ForestWatch Responds: A Better Way to Protect Communities from Wildfire

Late last month, Andy Caldwell, frequent environmental critic and bombastic radio talk show host, wrote an op-ed in the Santa Barbara News-Press labeling ForestWatch an “extreme environmental group” and naming some of our Board members in response to the area’s recent wildfires and our unrelated Gaviota fuel break lawsuit filed in 2016. Mr. Caldwell is known for his incendiary guest columns in the publication, many of which have recently blamed the lack of large-scale vegetation removal projects and prescribed burning for the modern wildfires in the region. As his July 27 op-ed (“What’s worse than an infrequent oil spill?”) named ForestWatch specifically, we decided to set the record straight. Below is our column, first published on August 13 in the Santa Barbara News-Press:

A Better Way to Protect Communities from Wildfire

by Allan Morton and Jeff Kuyper
Los Padres ForestWatch

To answer Andy Caldwell’s perplexing question – “What’s worse than an infrequent oil spill?” (Guest Opinion, July 27, 2017) – well, there’s nothing worse than using a community tragedy to further one’s own political agenda.

Yet Mr. Caldwell does just that, blaming everyone from local elected officials to “extreme environmental groups” for a string of recent wildfires. Instead of engaging in a rational, fact-based debate, he once again seizes an untimely opportunity to flame his opponents and extinguish any hint of reasonable discourse on a very complex topic.

Let’s first start with Mr. Caldwell’s assertion that current fires “burn too hot.” That’s simply not true. Chaparral has always been shaped by large, high-intensity wildfires driven by winds, high temperatures, low humidity, and vegetation that does what it has always done – burn. Large, hot fires are a normal part of chaparral.

Nor is our native chaparral suffering from a “lack of management and maintenance.” The normal condition of chaparral is dense and impenetrable. Several strategic fuel breaks already exist directly adjacent to communities. Yet Mr. Caldwell wants more prescribed burning (50,000 acres per year, according to another column of his), more fuel break and road construction in remote areas, and more elimination of native chaparral vegetation.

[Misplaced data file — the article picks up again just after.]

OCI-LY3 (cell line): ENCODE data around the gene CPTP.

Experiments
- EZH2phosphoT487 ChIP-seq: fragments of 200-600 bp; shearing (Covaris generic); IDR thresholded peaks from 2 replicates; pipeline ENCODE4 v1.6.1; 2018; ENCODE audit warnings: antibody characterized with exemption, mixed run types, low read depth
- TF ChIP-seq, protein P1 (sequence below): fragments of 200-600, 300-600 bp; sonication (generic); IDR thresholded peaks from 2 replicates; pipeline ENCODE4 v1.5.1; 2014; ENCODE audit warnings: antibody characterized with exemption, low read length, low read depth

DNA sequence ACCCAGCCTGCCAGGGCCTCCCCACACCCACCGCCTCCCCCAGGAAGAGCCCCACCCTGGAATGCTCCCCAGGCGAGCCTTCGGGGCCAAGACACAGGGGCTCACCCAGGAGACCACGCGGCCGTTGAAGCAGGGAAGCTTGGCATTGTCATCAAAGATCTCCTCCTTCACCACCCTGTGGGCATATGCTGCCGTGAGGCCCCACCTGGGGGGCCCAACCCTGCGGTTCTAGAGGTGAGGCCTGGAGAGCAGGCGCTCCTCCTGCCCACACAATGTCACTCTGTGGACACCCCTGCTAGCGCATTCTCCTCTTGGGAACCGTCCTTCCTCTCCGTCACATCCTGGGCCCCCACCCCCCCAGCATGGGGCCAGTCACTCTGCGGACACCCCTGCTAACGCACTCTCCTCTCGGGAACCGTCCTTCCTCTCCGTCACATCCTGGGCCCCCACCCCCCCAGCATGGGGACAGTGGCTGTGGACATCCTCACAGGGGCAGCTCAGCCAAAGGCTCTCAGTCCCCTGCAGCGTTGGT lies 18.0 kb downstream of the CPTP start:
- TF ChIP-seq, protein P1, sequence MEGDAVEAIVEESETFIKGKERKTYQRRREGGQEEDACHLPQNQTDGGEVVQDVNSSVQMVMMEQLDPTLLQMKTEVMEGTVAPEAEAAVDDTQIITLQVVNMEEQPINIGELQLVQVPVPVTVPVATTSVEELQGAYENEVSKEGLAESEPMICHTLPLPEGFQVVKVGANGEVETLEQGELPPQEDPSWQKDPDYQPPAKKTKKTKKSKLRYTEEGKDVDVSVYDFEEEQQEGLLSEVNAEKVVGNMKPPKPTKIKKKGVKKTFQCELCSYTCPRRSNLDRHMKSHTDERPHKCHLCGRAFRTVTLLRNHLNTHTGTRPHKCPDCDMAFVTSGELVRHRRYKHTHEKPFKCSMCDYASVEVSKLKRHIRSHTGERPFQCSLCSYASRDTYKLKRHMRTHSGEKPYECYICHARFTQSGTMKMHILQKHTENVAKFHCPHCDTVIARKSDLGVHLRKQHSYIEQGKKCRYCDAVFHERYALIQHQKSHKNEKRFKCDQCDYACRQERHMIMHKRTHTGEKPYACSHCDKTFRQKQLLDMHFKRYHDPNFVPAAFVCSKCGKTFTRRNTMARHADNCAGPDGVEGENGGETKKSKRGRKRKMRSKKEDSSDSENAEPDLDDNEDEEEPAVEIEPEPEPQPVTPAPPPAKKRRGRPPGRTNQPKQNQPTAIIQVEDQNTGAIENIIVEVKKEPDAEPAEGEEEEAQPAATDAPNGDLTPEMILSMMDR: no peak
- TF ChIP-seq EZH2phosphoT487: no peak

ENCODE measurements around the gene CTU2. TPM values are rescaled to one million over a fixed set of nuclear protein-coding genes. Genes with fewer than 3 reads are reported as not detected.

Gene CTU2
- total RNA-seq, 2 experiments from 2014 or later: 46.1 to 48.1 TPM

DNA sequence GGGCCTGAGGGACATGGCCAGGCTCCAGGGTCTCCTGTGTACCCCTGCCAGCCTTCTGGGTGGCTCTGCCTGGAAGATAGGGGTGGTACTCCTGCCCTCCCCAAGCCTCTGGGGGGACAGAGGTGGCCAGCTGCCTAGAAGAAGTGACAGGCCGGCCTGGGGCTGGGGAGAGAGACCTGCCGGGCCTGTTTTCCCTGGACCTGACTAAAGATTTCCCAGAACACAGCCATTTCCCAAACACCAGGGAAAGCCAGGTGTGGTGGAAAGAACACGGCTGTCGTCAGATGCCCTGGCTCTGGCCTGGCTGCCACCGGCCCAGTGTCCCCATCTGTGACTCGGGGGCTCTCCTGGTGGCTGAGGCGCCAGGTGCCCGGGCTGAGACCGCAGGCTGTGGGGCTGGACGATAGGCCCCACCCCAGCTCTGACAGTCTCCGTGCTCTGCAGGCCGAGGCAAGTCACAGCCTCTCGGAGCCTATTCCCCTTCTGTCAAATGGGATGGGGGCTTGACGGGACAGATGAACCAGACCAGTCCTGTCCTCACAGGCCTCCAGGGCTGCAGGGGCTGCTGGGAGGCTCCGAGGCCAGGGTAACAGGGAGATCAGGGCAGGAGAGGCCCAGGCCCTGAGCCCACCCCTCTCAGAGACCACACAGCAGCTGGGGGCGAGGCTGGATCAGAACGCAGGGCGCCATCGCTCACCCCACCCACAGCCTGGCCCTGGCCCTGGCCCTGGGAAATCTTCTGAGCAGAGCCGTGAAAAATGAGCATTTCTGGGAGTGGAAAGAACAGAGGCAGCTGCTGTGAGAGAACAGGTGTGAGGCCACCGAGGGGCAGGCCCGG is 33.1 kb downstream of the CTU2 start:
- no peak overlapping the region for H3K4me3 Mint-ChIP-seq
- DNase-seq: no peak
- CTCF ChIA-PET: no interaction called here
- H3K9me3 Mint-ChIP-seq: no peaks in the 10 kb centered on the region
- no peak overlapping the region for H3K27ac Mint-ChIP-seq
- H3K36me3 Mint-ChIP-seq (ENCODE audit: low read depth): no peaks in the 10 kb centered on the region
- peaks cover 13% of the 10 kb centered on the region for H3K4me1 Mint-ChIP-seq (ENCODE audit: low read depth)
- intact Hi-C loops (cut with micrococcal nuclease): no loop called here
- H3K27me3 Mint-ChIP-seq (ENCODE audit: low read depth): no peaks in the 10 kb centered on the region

Caldwell’s slash-and-burn scheme would cost hundreds of millions of dollars to implement, and he fails to state how we as taxpayers and homeowners would even begin to pay for it. Leading fire ecologists, including experts with the U.S. Forest Service, the U.S. Geological Survey, and the National Park Service, all agree that widespread manipulation of chaparral is not cost-effective, diverts limited firefighting resources away from where they are needed most, and harms the environment.

Those are the reasons why we challenged a six-mile-long, 300-foot-wide fuel break last year along a remote section of the Gaviota Coast. It would have cost hundreds of thousands of dollars to construct and maintain, without providing any structure protection where its most effective – directly adjacent to communities. The recent Whittier Fire did not even reach the area where the fuel break was proposed.

What the Whittier fire did was jump a pre-existing fuel break along the ridgetop and continued to burn down the front side of the Santa Ynez Mountains. That ridgetop fuel break has existed for decades, was recently maintained, and yet was no match for the wind-driven wildfire that it was designed to stop.

Scientists and firefighters have known for years that the most effective way to protect our homes is by direct structure protection. Reducing vegetation immediately around a structure (“defensible space”) is the single most important act that any landowner can take to protect their property, their lives, and the lives of their loved ones. Constructing and retrofitting homes with fire-safe materials like ignition-resistant roof shingles, screens to prevent ember intrusion in vents and eaves and wood decks, and dual-pane windows to reduce heat intrusion, will also greatly increase the likelihood of your home surviving a wildfire.

It’s a way for us as homeowners to take personal responsibility for our own property, while causing the least environmental harm to our surroundings.

Mr. Caldwell ends his guest commentary by listing the names of some (but not all) of our Board of Directors. This was a curious intimidation tactic. While our Board members are honored to be recognized for their service, their names and backgrounds are no secret – they are all listed on our website at Our volunteer Board members proudly serve our organization and take their role as stewards of our region’s public lands seriously.

On the other hand, Mr. Caldwell’s organization – COLAB – does not list any of its Board members on its website. Why doesn’t he want the community to know about his organization’s own leadership?

Wildfire – and our community’s response to it – is a serious issue, with significant and very real consequences for the safety of firefighters, our homes, and the environment. Let’s work constructively to understand the facts and find real solutions to the challenges facing our public lands and the communities that rely on them.

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